The Portable Document Format, or .PDF, sometimes feels silly these days - doesn't it? Sure, they are often pretty - but they feel so static and inflexible. No more! With the new integration of contextual search tool Apture, HTML5-powered PDF viewing and sharing community Scribd now offers a radically new way to read PDFs.
Above, you can see an image of my screen while reading a PDF titled The Internet of things: Networked objects and smart devices. I highlighted the name of a company quoted in the report and with two quick clicks I was watching a YouTube video of a product demo. I highlighted an expert's name and was able to learn all about their career and find them on Twitter - without leaving the page.
"Reading has been a flat experience for thousands of years," Scribd CEO Trip Adler said about the partnership. "There has been a lot of interest in the publishing industry in integrating written content with rich media like video. This integration with Apture is one of the biggest steps that's being taken along these lines. A billion words are getting Apturized today."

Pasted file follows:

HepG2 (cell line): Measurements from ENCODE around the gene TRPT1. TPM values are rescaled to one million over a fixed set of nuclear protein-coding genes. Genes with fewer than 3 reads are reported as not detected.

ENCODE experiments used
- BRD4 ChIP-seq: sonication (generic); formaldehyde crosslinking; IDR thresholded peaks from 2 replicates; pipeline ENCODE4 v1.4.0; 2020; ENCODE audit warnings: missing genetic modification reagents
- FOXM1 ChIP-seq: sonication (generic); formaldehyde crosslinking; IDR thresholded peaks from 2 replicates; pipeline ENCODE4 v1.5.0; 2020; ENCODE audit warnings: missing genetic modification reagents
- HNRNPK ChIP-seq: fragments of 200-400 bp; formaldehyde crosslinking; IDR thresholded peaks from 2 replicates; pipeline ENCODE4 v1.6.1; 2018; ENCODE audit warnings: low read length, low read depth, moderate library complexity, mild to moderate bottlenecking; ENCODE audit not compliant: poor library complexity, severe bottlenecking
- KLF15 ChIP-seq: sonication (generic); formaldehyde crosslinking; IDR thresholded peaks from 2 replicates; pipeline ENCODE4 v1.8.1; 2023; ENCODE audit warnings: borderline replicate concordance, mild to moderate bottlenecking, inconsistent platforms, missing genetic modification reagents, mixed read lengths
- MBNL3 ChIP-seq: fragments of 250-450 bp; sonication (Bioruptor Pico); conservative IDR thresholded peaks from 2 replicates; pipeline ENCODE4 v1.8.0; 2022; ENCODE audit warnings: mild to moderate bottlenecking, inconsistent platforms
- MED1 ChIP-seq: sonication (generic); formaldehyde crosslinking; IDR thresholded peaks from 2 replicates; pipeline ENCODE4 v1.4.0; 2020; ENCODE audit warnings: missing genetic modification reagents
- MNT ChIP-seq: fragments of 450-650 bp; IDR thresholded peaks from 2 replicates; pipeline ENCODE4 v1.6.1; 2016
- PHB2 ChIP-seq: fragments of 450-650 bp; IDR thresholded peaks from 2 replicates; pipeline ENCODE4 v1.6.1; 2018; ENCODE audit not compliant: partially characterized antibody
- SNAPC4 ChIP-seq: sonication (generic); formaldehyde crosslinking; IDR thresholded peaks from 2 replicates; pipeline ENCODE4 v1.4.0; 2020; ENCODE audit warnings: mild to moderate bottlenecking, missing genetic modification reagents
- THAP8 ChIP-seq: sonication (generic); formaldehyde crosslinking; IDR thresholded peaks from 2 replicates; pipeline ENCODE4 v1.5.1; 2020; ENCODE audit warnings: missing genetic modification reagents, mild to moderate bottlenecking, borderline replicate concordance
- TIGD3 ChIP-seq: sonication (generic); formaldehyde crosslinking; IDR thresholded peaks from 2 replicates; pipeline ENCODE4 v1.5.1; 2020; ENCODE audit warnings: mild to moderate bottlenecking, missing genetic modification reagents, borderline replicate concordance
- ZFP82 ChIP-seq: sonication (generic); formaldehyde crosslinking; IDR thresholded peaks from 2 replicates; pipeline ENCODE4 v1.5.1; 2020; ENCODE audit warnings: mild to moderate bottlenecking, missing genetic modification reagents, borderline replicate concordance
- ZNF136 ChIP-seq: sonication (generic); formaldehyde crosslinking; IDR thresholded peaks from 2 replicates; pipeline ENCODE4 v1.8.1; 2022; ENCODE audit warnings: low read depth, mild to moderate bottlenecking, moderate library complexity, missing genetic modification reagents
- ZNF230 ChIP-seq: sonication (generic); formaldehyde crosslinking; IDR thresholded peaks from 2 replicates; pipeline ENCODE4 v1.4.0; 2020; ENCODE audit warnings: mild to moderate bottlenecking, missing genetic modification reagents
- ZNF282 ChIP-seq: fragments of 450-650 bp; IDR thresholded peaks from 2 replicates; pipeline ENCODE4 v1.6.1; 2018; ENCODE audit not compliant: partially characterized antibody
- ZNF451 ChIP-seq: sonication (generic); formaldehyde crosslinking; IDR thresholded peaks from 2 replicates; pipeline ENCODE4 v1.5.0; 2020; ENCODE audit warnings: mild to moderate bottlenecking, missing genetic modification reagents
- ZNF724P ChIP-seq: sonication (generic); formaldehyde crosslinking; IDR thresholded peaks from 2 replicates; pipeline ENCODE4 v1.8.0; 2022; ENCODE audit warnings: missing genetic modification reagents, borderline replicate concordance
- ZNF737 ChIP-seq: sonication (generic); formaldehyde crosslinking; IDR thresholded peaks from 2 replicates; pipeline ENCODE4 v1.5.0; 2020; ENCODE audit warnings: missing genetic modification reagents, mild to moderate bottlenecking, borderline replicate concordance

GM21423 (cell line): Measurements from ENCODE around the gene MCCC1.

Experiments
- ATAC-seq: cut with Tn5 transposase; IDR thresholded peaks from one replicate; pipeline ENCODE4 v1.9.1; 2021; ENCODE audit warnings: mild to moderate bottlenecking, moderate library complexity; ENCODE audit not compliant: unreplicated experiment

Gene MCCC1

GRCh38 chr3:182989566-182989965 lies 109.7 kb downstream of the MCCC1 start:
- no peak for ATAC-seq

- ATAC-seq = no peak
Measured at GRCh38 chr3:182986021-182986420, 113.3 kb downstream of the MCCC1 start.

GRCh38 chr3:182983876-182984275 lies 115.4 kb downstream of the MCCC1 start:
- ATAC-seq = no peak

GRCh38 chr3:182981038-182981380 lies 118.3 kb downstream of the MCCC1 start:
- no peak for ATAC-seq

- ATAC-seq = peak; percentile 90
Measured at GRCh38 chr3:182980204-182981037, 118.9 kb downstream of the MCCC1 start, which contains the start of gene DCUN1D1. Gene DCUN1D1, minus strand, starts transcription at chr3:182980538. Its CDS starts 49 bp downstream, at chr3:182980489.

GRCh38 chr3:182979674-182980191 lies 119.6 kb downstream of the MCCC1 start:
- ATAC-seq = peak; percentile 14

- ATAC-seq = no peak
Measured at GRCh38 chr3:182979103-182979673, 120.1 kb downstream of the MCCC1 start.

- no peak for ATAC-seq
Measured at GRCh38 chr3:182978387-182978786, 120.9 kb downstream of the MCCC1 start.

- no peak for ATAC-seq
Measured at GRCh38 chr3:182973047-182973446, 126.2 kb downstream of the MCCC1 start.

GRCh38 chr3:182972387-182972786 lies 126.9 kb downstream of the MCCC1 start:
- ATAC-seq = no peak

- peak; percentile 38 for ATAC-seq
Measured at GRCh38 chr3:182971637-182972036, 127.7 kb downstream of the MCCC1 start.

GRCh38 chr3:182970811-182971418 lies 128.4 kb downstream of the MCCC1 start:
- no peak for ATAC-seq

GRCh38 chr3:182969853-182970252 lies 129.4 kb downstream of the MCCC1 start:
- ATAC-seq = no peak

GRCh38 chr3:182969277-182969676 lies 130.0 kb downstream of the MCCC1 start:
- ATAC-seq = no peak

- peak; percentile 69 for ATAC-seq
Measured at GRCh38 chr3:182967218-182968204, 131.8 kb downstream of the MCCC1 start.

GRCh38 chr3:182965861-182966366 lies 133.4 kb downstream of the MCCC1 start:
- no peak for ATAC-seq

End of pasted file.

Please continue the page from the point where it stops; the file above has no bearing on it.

Those are strong words, but really - the user experience is there and remarkable. Apture says that Scribd represents the biggest installation of the company's service to date. Other Scribd docs appear in the Apture search results when searches are performed on site.
ReadWriteWeb uses Apture as well - try it out here by highlighting any word or phrase on any page. Just this afternoon I used it to watch a YouTube video about a historical event brought up in comments here with just a few clicks. I am a big, big fan of Apture. Now that I can read PDFs with Apture in Scribd, that's where I'm most likely to be reading PDFs in the future.
Most of the time right now I read PDFs on my iPad. Scribd says it's working on a native iPad experience for its service, but that won't arrive until later this year or next year. There's not word whether the company will try to incorporate Apture there - but that sure would be great.